Cricut materials are innovative, high-quality, and perfect for all of your awe-inspiring, memory-making projects. Even so, we know figuring out which materials to use and for what project can be confusing or daunting. In one of our recent Q&A’s on Instagram, we asked our members what questions they had about our materials. Below are some of your top questions, answered!
When should I use permanent vs. removable vinyl?
Cricut permanent vinyl is great for projects that you’ll want to withstand the test of time. We love this Cricut material because it is weather and fade-resistant, so think of projects that might interact with the elements, like car decals, glassware, or outdoor signs. Cricut removable vinyl is just that — durable but removable without residue. Great for indoor wall decals, signs, or anything else for a temporary application, we call this vinyl a renter’s best friend.
To check which one you have after they are removed from their original packaging, flip the vinyl! If you see green squares, that’s permanent. Gray is removable.
Why isn’t my vinyl sticking?
What is the application surface? Make sure the surface is clean and dry. Flat surfaces are easier to apply than rough and textured ones. Try to reburnish onto the surface, starting in the center and moving out toward the edges.
Second, depending on what vinyl you’re using, you’ll want to be sure you’re using the correct Transfer Tape. For most of our vinyl, Transfer Tape is what you’ll need but if using shimmer, true brushed, textured metallic, and frosted vinyl, you’ll need StrongGrip Transfer Tape. Peel the Transfer Tape away from the vinyl at a 45-degree angle. If the vinyl sticks to the Transfer Tape, simply burnish the vinyl onto the surface again. Then continue to peel the Transfer Tape away from the vinyl.
Why doesn’t Cricut always cut through vinyl?
Confirm the correct cut setting is being used. Remove the blade housing from your machine. Ensure you are using a Cricut brand blade. Inspect the blade and blade housing and remove any debris that may be stuck to the blade or lodged in the blade housing. Once clean, perform a test cut. You may need to increase the pressure settings two to three times by increments of 2-4 to see a change in the cut result. If that doesn’t solve the issue, try changing your blade. Blades can become dull with use and replacing them with a new, sharp blade often solves this issue. If this happens with only one specific product, please let Cricut Member Care know which product it is.
How do I get my vinyl from tearing too easily when working with small letters?
The vinyl is optimized for a premium cutting experience in your Cricut machines. With this, some intricate designs can be sensitive to film tearing in narrow sections or sharp angles. Try using larger designs when possible to improve tearing resistance. The weeding direction and transfer tape peeling direction do play a role in this as well. Peel in the direction of cuts. This often requires peeling in multiple directions within a given design. Peeling against the vinyl is much more prone to tearing versus peeling directionally with the cuts.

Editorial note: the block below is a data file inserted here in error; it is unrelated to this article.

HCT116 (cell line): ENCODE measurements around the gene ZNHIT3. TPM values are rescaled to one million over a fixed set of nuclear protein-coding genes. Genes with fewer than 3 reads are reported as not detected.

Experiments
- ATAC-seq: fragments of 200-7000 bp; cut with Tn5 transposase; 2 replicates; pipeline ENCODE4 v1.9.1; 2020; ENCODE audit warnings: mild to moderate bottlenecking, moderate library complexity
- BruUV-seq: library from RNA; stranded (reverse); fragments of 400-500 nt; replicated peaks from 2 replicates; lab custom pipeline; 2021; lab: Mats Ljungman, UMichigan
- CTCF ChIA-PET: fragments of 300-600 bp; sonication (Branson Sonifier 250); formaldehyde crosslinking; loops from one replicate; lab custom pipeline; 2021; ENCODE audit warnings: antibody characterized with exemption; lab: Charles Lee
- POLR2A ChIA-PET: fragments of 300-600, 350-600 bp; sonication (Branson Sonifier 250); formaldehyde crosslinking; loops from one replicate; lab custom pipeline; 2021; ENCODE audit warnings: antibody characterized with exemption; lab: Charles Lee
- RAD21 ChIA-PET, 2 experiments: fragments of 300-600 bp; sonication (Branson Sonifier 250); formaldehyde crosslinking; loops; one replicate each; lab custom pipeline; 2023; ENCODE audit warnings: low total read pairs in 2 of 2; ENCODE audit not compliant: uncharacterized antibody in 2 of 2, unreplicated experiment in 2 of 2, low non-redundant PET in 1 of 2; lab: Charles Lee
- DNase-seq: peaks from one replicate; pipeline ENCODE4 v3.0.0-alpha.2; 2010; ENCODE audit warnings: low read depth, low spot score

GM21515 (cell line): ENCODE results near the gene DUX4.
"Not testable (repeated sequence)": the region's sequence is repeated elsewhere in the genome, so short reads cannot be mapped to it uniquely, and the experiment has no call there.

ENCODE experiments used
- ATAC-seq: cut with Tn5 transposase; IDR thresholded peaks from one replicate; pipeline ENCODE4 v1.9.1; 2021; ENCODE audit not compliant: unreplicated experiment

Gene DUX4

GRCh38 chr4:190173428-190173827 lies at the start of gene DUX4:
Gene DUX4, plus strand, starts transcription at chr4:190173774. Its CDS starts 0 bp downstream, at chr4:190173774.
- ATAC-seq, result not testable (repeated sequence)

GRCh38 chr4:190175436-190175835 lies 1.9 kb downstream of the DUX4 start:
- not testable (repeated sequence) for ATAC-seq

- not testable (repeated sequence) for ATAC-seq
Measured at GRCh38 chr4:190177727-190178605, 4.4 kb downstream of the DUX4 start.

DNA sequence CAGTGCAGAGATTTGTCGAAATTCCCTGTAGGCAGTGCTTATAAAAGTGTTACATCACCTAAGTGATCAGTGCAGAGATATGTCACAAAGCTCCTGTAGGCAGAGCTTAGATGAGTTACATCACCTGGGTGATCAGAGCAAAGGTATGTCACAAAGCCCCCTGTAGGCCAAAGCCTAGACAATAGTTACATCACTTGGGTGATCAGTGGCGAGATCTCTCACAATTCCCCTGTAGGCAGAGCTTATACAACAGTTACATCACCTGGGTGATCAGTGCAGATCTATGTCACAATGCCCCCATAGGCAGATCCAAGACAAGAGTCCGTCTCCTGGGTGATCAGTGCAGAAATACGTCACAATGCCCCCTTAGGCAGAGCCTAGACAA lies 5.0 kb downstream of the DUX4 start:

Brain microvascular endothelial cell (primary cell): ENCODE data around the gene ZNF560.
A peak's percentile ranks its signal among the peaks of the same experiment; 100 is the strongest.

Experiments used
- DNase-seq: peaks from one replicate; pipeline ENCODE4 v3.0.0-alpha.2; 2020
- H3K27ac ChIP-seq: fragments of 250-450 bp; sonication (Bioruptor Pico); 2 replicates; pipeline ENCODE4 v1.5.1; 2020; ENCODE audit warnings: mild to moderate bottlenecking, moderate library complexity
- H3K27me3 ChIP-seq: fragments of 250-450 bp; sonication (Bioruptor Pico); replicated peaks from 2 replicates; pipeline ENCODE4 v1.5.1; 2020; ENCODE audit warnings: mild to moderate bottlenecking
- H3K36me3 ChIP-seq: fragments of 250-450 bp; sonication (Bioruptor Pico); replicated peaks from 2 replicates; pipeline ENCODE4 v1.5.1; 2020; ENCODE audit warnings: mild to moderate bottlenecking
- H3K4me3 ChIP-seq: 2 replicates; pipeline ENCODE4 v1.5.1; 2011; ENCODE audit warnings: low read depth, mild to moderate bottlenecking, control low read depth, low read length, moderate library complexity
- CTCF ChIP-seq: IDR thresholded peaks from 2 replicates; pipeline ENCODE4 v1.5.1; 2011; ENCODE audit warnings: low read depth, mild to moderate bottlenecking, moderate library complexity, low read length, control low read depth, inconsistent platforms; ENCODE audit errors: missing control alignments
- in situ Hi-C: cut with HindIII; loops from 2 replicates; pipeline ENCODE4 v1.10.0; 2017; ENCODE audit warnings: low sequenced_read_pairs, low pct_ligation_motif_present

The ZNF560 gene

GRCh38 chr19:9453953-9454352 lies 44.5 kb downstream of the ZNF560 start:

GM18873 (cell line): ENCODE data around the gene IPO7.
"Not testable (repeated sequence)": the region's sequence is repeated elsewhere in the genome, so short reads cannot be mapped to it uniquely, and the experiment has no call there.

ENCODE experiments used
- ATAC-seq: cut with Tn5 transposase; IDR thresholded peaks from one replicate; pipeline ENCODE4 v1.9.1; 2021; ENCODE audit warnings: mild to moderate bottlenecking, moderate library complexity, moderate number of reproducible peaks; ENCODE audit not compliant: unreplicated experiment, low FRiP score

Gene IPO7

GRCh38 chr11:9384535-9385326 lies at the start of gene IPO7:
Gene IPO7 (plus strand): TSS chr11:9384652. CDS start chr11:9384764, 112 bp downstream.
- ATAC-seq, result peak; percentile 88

What’s the difference between iron-on and Infusible Ink?
Unlike the iron-on (HTV) process, where artwork is attached on top of a base material using adhesive, Infusible Ink becomes one with the material itself. The results are bright, beautiful, seamlessly smooth transfers that never flake, peel, wrinkle, or crack.
Some other differences include:
- If you like sharp, vivid, and vibrant designs that never crack, peel, or flake, Infusible Ink products are your go-to. Transfers truly are permanent.
- Infusible Ink products must be applied to a compatible Infusible Ink blank* (t-shirts, tote bags, coasters and mugs to name a few!)
- Iron-on or HTV materials can be applied to almost any surface
- If your project vision requires a dark-colored base (substrate) or if you want to use a specific base material like wood or 100% cotton, use iron-on/heat-transfer vinyl.
- If your project requires a specialty finish or effect, you’ll find those only with iron-on/heat-transfer vinyl products, e.g., glitter, holographic, metallic/foil.
*Look for Cricut blanks with the Infusible Ink compatibility badge.
What’s “smart” material and what’s the difference between smart and regular Cricut materials?
Engineered to work without a cutting mat, Cricut Smart Materials™ make extra-long cuts easy! Depending on your machine, Smart Materials come in a variety of material types, including Smart Vinyl, Smart Iron-On, and Smart Paper Sticker Cardstock.
For regular Cricut materials, you can still enjoy the ease of cutting and weeding your material but the size of your mat would limit the size of your design.
How do I know what heat setting/time to hold the heat press for layered iron-on?
Layered iron-on projects are becoming increasingly more popular, and that’s not surprising! When done correctly, layering iron-on can give any project extra dazzle, dimension, and beautiful long-lasting results! We have a really useful article or this awesome layering video that walks you through it step by step and a number of layered iron-on projects in Design Space using Cricut materials if you’re ready to get started. Happy layering!